Eucharistic adoration, Novenas, The Sign of the Cross,
Prayer to the Holy Spirit, The Rosary, The Advent Wreath, and
Stations of the Cross
Begin this session VI with ‘Talking Points’
Ask the students: What was the first (traditional) prayer you learned?
(Do not lead the youth to give personal information but get them to talk in general about prayer)
Since studying about prayer, what have you learned about prayer that you didn’t know before?
Do you know people who have special devotions in their lives? Why do you think these are important for them?
FindingGod.com: When Our Own Words Aren’t Enough: Traditional Prayers Connect Us to Something Bigger; Helping People Pray; How Catholics Pray
A very special devotion is the adoration of Christ out-side of the Mass. A consecrated host is put in a monstrance and placed upon the altar. Because the host was consecrated at Mass, it is the Body and the Blood of the person, Jesus Christ. Believing this in faith, people go to a Church or Chapel where there is exposition of the Blessed Sacrament.
Christ is always present in the tabernacle at Church. However, taking the host from the tabernacle and exposing it for people to adore allows them to be in His presence at other times in a special way. It is God’s greatest gift of love that He gives Himself each day at Mass. Thus, the Church extends the gift of God’s presence by providing times for people to come and adore him.
In the diocese of Fort Wayne – South Bend the Bishop allows special chapels for adoration, all day and all night. In Fort Wayne at St. Jude’s parish and St. John the Baptist parish, there are chapels of adoration, 24 hours a day. In South Bend, Corpus Christi parish has daily adoration from 5:00 am in the morning until 10:00 pm each day. In Mishawaka, the Sisters of Perpetual Adoration allow the public to join them for adoration from 7:30 am Monday - Friday and 8:00 am on Saturdays and Sundays until 7pm each day. Parishes have special adoration times maybe half a day, once a week.
People who make this devotion a special part of their lives experience a growth in love of God and their lives become more spiritual.
193c, 199, 199sn, 200, 200sn, 295
FindingGod.com: Eucharistic Devotions; Real Presence
A novena is a special devotion of nine days of prayer. A novena can take place before a feast commemorating a mystery of Christ’s life or the feast of a special Saint.
After Christ ascended to heaven, He sent his Holy Spirit, the third person of the Trinity, to the Apostles who were with Mary (Acts 2:1–41). The presence of the Holy Spirit took the form of tongues of fire. This event became known as Pentecost, the birth of the Church. Each year there is a novena in preparation for Pentecost, praying for the continuing presence of the Holy Spirit.
Many who have devotion to Saints such as St. Joseph, St. Thérèse of Liseux and others pray novenas, by praying for special intentions.
FindingGod.com: Mary: The Yes that Changed the World; Orando una Novena
The Sign of the Cross:
This is a ritual gesture which honors the Trinity: God the Father, God the Son, and God the Holy Spirit. Made with the right hand and with reverence, the Sign of the Cross is made by touching the forehead, the chest and two shoulders while saying: In the name of the Father, and of the Son, and of the Holy Spirit. Amen. This devotion is used at the beginning and end of prayers as well as during the sacraments, especially Baptism and Confirmation.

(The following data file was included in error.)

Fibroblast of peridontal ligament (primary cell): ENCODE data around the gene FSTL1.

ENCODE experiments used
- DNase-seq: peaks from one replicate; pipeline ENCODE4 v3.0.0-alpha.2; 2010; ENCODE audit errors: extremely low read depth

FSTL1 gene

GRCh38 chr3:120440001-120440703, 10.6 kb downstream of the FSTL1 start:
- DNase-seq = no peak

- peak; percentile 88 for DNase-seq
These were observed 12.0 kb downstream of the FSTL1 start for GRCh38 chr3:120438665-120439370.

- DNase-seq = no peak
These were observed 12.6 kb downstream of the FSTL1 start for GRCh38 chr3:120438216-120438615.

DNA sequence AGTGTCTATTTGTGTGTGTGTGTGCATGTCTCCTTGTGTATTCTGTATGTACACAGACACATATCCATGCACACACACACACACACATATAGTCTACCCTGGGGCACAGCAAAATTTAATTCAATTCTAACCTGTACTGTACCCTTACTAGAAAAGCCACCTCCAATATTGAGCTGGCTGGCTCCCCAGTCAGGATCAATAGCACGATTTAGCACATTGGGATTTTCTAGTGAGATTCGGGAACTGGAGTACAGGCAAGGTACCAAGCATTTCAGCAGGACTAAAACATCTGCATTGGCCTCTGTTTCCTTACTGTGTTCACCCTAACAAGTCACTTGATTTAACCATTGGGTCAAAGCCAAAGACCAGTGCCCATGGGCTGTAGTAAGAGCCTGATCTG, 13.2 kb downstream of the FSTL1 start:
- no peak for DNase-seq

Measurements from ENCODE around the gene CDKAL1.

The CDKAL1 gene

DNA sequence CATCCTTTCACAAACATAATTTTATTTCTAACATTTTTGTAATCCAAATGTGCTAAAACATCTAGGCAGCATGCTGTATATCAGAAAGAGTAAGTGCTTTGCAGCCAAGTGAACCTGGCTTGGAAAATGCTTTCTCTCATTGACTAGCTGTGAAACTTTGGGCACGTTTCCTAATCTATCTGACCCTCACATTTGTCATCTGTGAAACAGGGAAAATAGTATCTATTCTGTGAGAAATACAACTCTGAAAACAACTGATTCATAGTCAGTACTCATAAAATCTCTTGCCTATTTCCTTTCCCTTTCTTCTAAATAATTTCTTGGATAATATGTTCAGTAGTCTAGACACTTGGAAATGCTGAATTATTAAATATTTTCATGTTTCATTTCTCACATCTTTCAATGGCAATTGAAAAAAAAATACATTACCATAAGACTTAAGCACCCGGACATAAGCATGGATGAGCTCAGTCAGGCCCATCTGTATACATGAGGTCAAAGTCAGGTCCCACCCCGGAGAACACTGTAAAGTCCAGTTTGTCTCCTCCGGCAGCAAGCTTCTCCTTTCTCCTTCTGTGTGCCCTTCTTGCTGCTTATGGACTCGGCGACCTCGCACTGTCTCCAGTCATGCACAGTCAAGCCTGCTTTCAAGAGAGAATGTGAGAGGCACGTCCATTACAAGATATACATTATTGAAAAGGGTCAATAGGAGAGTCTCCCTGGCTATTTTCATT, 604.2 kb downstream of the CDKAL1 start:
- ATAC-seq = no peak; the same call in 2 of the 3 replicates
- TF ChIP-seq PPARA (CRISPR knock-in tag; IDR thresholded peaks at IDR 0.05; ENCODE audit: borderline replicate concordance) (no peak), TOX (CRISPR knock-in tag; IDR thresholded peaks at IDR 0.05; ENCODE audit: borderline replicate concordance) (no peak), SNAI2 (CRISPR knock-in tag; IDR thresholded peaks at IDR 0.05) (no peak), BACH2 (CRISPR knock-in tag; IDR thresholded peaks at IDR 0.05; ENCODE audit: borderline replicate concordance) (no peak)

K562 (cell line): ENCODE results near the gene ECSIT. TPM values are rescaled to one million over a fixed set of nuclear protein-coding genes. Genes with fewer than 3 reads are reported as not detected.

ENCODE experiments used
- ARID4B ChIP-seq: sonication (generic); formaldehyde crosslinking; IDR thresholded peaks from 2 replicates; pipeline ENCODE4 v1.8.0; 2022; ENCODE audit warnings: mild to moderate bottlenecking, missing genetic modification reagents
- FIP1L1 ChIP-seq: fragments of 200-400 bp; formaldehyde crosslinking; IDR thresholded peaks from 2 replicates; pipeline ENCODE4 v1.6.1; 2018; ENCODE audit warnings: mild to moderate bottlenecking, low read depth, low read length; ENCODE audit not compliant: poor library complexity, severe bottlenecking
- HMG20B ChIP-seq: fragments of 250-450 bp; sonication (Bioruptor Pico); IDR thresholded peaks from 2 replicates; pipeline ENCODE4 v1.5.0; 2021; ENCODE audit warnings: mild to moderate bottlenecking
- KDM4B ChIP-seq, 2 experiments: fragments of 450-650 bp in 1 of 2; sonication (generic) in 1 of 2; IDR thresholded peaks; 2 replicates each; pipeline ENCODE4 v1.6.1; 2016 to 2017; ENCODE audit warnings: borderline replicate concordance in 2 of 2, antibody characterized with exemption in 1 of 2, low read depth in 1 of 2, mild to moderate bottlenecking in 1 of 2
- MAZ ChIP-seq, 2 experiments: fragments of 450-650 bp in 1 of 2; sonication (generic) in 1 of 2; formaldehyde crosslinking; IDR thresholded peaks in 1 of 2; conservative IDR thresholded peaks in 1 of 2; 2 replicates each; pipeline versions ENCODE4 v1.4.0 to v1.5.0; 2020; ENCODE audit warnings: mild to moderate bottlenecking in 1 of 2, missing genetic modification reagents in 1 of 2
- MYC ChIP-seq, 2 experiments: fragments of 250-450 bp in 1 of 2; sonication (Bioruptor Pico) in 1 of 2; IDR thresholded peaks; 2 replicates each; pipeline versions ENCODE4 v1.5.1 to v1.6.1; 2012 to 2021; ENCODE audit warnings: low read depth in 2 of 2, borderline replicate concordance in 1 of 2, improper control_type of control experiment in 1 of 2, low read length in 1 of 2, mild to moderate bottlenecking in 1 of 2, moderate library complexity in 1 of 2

The Holy Spirit is the third person of the Blessed Trinity. The Holy Spirit, sometimes symbolized as a dove, is the Spirit of love and truth. The Holy Spirit’s mission is the Church, assisting in making it holy and faithful to God the Father and His Son, Jesus Christ. He brings God’s grace to all people through the sacramental life, bearing the fruits of new life. He inspires all who pray to Him with many gifts of grace.
31b, 31c, 180, 190, 324, 327
A Parent Guide to Prayer: 42
FindingGod.com: Prayer to the Holy Spirit; The Holy Spirit Prayer of Saint Augustine; Holy Spirit and Seat of Wisdom: A Prayer by John Paul II
971, 2678, 2708
The Rosary is a powerful and popular devotion which focuses on the twenty mysteries of the life of Christ. It began in the 13th century when St. Dominic was said to receive it from our Blessed Mother Mary. Mary’s special place in the Church is to assist in the fulfillment of the mission of Christ. The rosary is prayed with beads divided in sections of ten. On Sundays and Wednesdays the Glorious Mysteries are prayed, on Tuesday and Fridays the Sorrowful, on Monday and Saturdays the Joyful, and on Thursdays the Luminous Mysteries are prayed.
159e, 164, 165, 173e, 291, 330–333, 365
A Parent Guide to Prayer: 53–60
FindingGod.com: Mary: The Yes that Changed the World; Praying the Rosary; Rosary Meditations
The Advent Wreath:
During the four weeks of Advent, a time of waiting for the commemoration of the birth of Christ, the Advent Wreath is a popular devotion to begin the Liturgical Year of the Church.
FindingGod.com: Advent—Waiting for Jesus Christ; Advent Wreath History; Blessing an Advent Wreath: A Family Activity
The Stations of the Cross:
Each parish Church has the Stations of the Cross which take people through Christ’s sufferings prior to his death and Resurrection. During Lent, people make these prayers a remembrance of how Christ suffered and died for our Salvation.